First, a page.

I believe every leader has moments where they consider giving up, and I’m not immune. The pressures of leadership combined with uncertain times take a toll on your health, your energy, and your sleep. For me, focusing on our customers’ needs and how our mission can make a difference in the world of work keeps me going, even through the difficult days.

What would you say is the most critical role of a leader during challenging times?

It’s critical for a leader to be deeply empathetic. If you are under stress, so are the employees. Seeing the organization and its mission through their eyes can help you give clarity and grace. And sadly, most leaders behave just the opposite when things get hectic and uncertain. They bark out orders and overwork themselves, without pausing and realizing the damage they may be causing. People need empathetic leadership to perform to their best potential in a time of crisis.

When the future seems so uncertain, what is the best way to boost morale? What can a leader do to inspire, motivate and engage their team?

I think this is one reason that nurturing an agile culture is so important — it empowers teams and leads to more engagement. It’s critical that leaders not only trust their teams, but also admit that they don’t have all the answers.

In an agile organization, leaders describe a shared vision and then ask their team members to experiment, innovate and discover ways to achieve this vision. By removing obstacles and supporting their teams throughout the process, but not requiring their teams to check in for every little decision, an agile leader creates an environment where everyone can contribute and is motivated to do so.

What is the best way to communicate difficult news to one’s team and customers?

The best way is face to face, and as soon as you can. In this environment, we’ve set up regular virtual coffee hours with key customer groups and weekly virtual fireside chats with our internal teams. We keep them informed of all the news, good and bad, and invite them into the discussion.

How can a leader make plans when the future is so unpredictable?

This is another reason why adopting an agile mindset is so helpful — it helps businesses pivot quickly. An agile mindset allows companies to make shifts, adjusting to current priorities, approaches or strategies based on the new circumstances we’re waking up to almost daily during the pandemic.

The reason an agile mindset helps companies pivot is because it means teams are always completing small chunks of the highest priority work, every two to four weeks. So, if something comes along and disrupts priorities, you’re able to rapidly reevaluate and reset so that you’re ready to tackle what’s necessary now, not what you thought you’d be working on six months ago.

This can work for any aspect of a business — whether it’s shifting a marketing campaign, product feature or even an entire business model. The first step I recommend is revisiting the business plan regularly to determine where best to pivot the strategy based on current conditions and to meet the demands of the market. And then, approach the work with continuous check-ins and reevaluations. I encourage businesses to plan and execute in incremental phases versus the traditional annual or half-year plan or strategy framework. This way, no matter what changes in the world, you’re able to reevaluate, replan and release new solutions in a short time frame.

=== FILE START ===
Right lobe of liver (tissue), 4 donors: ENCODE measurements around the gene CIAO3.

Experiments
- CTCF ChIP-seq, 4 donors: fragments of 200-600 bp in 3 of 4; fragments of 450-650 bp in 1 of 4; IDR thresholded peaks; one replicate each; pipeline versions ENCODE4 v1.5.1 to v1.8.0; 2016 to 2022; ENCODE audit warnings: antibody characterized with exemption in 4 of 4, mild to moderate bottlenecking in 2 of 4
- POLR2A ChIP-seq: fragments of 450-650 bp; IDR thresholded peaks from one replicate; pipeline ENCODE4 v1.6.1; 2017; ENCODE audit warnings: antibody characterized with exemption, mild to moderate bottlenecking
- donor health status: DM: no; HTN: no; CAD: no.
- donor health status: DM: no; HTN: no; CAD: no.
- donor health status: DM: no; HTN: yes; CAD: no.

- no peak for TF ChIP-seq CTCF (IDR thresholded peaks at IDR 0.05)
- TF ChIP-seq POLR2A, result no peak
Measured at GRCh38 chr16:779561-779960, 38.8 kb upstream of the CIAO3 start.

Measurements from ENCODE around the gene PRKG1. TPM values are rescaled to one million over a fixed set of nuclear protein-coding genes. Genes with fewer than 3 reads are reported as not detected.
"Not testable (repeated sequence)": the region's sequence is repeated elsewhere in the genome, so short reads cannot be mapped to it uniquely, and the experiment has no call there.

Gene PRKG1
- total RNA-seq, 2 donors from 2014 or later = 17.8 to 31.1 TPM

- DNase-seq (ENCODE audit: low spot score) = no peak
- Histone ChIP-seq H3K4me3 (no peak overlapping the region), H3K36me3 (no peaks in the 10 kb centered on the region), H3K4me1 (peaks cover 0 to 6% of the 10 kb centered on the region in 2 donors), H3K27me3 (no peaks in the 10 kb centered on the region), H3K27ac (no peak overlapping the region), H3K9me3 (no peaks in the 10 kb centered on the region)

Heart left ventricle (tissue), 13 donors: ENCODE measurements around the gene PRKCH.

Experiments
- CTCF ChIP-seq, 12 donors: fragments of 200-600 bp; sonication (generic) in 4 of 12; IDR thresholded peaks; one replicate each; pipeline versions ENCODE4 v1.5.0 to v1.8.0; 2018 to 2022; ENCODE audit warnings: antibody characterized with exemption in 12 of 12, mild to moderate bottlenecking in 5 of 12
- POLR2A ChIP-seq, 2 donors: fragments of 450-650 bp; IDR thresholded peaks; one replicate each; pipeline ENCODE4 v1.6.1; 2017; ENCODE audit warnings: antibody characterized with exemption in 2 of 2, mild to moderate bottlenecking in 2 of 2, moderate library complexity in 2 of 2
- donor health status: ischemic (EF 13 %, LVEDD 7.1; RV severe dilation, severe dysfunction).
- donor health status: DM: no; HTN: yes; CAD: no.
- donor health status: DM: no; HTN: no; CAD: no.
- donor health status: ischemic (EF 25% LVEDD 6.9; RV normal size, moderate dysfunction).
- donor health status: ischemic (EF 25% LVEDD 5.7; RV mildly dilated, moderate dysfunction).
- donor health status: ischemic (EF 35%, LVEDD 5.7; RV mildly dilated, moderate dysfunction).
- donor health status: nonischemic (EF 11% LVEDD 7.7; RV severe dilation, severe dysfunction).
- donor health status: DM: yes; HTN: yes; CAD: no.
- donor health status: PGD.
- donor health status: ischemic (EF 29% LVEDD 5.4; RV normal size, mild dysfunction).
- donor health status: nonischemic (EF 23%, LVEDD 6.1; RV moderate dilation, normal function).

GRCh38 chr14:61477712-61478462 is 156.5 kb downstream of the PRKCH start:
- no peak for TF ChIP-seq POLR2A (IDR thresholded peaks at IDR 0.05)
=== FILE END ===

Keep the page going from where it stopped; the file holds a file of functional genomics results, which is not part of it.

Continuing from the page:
Is there a “number one principle” that can help guide a company through the ups and downs of turbulent times?

Expect the unexpected. We live in a volatile, uncertain world. What worked yesterday might not work today. If you set out with the idea that you’re going to have to pivot at some point, then when change comes, it’ll be part of the plan, not a deviation from it.

Can you share 3 or 4 of the most common mistakes you have seen other businesses make during difficult times? What should one keep in mind to avoid that?

Change is hard. No business, no matter how agile, has the perfect response to difficult times. The ones that I’ve seen weather storms the best are the ones who make people the number one priority.

Here is the primary question of our discussion. Based on your experience and success, what are the five most important things a business leader should do to lead effectively during uncertain and turbulent times? Please share a story or an example for each.

1. Reduce pressures. Your staff likely has a full plate of deliverables to help move the company forward. When a crisis hits, they will be more stressed and more distracted. It may feel like the wrong thing to do, but removing the pressure to deliver and allowing staff to focus on a smaller number of things can help prevent staff burnout and deliver a higher quality product.

2. Invest in your team. Internally, we’ve a team focused only on the health and happiness of the staff. And when the crisis hit, we really ramped up our experiments in bringing people together. Since we all had to be remote, there was zoom yoga at lunch time, pub trivia after work, new Slack channels designed for people to share their stories, and more. Finding new and inventive ways for the team to get to know each other more as humans helped us as we worked together to solve new emergent challenges.

3. Be a voice for the future. Even though it’s true that hope isn’t a strategy, people need to be reassured that there are better days ahead. We all need constant encouragement to forge a path towards something brighter and something better. It may be dark and turbulent at the moment, but it’s a leader’s role to help people see a future of joyful, prosperous and sustainable ways of working.

4. Challenge your assumptions. The rules have all changed, and the way you’ve always done it might not work the way it did before. Leaders should seek out others that can help them think outside their built in biases, and look for the opportunities hidden behind the crisis. Turbulent times are opportunities to forge new efforts and new strategies.

5. Take care of yourself. Recently I’ve been getting up early and walking 4–8 miles each day and focusing on eating better. This “me time” each morning has given me a chance to prioritize myself at the start of each day so that I can be my best for an organization that needs me at my best.

Can you please give us your favorite “Life Lesson Quote”? Can you share how that was relevant to you in your life?

This comes from my dad. When I was a teenager and didn’t know what I “wanted to be when I grow up,” he told me, “It doesn’t matter what you want to be, as long as what you are is a man of integrity, a man of honor.”

I’ve never forgotten that. It’s who I am — it’s in my DNA.

How can our readers further follow your work?

Readers can stay up to date with Scrum Alliance by reading our blog, “Agile Matters,” and following Scrum Alliance on Facebook, Twitter and LinkedIn. They can also follow me personally on Twitter